Firstly, thank you to all of the residents and community organisations who are passionate about tackling racism in our city. I’d like to express my sincere gratitude for your tireless work to bring about change. I’d like to thank all of the former members of the commission for their hard work and service to the city, and to all of the staff, residents and partner organisations across the city who have worked with us and who will continue to work with us in our ongoing efforts to become the anti-racist organization and anti-racist city that we have committed to become.


Sheffield City Council is the city’s premier convening organisation. It is incumbent on us to take a leadership role in race equality and people rightly expect us to. In August, I reflected that not enough of that had happened since the Race Equality Commission report was published. We should have been the first mover, we weren’t. As the Leader of the Council, it is my utmost priority to help eradicate all forms of racism within Sheffield. I believe that collectively we can and must achieve this, it will take time, but together we can bring our diverse communities together and create an inclusive city for everyone.


As Leader, I also have a role in promoting standards of conduct, including inclusion. I’ve centred this in my thinking since taking up this role in May. Since this committee met in August to discuss the Race Equality Commission, I have made time to listen, think about and learn more about the experiences of staff in this Council and residents across Sheffield. At that meeting we heard that residents wanted us to show leadership and ownership. They were disappointed and frustrated that quicker progress wasn’t made by the whole city on the legacy body and sceptical that the Council was committed to race equality. I understand that entirely. Today, and going forward, I hope that residents will see that progress is being made.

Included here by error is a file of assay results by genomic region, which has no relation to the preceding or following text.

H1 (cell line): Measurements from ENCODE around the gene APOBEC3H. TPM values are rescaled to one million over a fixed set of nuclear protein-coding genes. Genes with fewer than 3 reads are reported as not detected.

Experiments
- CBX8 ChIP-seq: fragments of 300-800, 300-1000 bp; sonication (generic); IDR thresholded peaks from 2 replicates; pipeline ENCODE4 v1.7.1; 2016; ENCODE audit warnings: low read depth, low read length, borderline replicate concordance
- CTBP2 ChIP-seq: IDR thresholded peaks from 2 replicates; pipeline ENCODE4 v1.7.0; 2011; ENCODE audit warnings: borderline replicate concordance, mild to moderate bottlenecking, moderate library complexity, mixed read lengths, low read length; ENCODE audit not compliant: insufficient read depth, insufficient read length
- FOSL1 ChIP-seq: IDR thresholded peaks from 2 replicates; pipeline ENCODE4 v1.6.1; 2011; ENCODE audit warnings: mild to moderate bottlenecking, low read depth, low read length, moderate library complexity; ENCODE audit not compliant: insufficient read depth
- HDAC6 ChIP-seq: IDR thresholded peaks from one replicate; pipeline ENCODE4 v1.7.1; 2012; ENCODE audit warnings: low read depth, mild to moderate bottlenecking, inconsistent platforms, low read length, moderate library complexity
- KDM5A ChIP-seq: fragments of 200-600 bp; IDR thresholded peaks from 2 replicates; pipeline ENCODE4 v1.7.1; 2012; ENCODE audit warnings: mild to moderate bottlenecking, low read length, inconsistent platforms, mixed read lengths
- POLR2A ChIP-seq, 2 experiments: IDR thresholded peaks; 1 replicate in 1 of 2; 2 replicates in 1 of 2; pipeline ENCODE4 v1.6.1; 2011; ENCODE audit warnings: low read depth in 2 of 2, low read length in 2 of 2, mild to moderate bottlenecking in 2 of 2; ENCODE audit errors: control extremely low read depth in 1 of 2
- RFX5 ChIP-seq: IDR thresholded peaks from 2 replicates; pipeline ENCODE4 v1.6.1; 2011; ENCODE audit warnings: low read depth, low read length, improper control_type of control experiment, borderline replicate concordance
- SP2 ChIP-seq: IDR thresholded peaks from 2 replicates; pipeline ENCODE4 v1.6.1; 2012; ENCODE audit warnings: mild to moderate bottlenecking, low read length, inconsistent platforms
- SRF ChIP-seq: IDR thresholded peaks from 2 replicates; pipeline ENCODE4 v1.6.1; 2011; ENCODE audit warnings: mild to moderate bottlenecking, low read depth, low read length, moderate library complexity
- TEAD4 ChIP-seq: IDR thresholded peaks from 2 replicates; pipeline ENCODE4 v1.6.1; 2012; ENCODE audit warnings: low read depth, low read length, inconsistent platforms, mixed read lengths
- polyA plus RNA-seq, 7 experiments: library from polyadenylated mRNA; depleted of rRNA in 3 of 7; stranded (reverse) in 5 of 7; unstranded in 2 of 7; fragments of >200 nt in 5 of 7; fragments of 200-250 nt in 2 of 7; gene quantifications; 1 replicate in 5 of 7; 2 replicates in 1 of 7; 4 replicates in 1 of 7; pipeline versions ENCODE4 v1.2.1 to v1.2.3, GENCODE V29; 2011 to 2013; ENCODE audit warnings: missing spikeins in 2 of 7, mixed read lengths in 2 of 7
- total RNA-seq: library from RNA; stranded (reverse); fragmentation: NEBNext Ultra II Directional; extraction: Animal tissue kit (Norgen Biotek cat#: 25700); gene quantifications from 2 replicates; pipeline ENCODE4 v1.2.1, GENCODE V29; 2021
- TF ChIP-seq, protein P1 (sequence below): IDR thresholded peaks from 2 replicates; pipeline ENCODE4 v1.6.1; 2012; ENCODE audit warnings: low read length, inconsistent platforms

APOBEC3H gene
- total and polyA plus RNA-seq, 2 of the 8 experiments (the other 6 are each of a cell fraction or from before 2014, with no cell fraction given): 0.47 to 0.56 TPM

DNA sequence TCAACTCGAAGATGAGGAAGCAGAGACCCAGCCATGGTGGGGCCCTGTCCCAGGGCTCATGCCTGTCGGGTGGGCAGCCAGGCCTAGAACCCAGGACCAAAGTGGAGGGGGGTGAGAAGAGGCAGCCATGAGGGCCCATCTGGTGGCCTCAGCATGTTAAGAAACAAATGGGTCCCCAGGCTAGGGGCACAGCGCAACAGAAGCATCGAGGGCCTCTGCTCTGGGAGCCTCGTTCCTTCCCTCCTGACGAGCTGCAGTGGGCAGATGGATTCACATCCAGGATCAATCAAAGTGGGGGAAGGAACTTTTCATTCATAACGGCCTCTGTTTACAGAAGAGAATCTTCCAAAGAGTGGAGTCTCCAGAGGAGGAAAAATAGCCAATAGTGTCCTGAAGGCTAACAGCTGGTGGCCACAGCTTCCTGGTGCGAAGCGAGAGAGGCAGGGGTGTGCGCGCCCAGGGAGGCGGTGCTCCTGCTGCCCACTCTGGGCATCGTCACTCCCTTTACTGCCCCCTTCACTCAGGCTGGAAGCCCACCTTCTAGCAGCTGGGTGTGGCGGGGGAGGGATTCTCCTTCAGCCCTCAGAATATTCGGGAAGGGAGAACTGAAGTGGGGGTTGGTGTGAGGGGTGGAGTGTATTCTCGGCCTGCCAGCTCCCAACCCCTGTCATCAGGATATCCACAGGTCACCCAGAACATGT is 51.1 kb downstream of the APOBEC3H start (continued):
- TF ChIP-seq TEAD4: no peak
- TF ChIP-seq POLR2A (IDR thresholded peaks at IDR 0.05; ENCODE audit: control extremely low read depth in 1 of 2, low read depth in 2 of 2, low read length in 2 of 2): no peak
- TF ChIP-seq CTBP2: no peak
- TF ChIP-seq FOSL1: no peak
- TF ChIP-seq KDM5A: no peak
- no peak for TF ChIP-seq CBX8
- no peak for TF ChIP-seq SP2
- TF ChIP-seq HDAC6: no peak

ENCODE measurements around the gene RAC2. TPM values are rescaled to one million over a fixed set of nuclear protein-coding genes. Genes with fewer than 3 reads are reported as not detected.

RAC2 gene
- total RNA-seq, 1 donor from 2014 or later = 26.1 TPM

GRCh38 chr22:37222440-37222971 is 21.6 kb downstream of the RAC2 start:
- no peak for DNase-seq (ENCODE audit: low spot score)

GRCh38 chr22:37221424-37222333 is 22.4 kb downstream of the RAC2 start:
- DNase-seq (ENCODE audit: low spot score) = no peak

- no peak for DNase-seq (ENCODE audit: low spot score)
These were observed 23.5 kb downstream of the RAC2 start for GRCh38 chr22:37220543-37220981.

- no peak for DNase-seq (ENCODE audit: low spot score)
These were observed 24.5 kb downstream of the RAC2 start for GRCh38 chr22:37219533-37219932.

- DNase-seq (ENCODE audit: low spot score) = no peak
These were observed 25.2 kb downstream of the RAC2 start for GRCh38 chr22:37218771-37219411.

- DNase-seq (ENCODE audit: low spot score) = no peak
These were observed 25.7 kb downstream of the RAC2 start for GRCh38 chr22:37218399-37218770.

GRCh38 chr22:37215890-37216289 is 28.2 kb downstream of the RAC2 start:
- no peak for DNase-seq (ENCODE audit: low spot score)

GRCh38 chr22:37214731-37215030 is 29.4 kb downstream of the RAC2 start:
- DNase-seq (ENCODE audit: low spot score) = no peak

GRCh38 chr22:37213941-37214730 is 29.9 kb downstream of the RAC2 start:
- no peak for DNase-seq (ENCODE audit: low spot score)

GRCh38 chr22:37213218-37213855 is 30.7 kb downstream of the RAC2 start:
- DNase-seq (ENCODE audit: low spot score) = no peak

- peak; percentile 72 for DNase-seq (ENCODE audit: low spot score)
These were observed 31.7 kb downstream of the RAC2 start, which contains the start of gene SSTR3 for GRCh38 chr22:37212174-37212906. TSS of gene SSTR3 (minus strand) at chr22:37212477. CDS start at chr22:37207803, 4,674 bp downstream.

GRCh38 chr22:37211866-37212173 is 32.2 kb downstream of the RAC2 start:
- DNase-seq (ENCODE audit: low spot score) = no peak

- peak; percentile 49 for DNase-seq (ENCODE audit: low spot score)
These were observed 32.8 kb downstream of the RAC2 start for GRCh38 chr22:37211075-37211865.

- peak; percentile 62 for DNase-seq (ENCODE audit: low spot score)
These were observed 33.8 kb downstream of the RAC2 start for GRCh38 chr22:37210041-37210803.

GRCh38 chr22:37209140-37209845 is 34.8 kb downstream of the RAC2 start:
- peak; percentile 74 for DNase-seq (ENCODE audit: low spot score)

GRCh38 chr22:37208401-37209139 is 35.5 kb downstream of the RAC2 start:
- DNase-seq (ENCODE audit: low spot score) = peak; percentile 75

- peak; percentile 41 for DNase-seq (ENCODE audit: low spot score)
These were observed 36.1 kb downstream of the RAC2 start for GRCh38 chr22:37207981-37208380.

Sheffield Stand Up to Racism have asked us a series of questions today and in their August petition. In the petition they asked that we provide an action plan with appropriate budget and deadlines and a plan for how anchor organisations will respond to and meet the recommendations of the Race Equality Commission. Today they’ve asked us to affirm that we’ll meet the promises we’ve previously made and become anti-racist.


Our Race Equality in Our Council report, which we are considering today, speaks directly to the feedback we have had and directly answers these questions. We are unequivocal in our position: we are going to be an anti-racist organisation, we are going to be an anti-racist employer and we are going to support Sheffield to become an anti-racist city. This is clear through the statements of intent the report asks us to agree, champion and hold each other to account against. The report provides clear objectives, clear actions and clear deadlines, supported by budget, which come together as a multifaceted approach to guide our future work and complete the Race Equality Commission’s recommendations.